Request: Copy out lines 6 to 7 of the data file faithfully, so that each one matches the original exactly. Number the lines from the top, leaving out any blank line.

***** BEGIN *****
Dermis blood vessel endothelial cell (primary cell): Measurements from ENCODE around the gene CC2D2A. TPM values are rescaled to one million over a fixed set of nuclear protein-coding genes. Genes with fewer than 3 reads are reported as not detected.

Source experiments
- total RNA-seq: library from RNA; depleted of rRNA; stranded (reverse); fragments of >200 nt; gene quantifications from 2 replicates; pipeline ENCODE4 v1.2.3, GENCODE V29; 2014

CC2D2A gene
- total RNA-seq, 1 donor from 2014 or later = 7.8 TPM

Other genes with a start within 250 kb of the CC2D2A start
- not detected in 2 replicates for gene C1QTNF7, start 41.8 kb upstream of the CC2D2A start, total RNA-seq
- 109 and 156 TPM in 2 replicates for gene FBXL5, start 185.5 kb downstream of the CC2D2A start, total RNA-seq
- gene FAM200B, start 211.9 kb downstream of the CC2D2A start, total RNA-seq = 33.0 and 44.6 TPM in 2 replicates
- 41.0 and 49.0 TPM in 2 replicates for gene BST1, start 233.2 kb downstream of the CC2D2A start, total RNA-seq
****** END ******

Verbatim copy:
Other genes with a start within 250 kb of the CC2D2A start
- not detected in 2 replicates for gene C1QTNF7, start 41.8 kb upstream of the CC2D2A start, total RNA-seq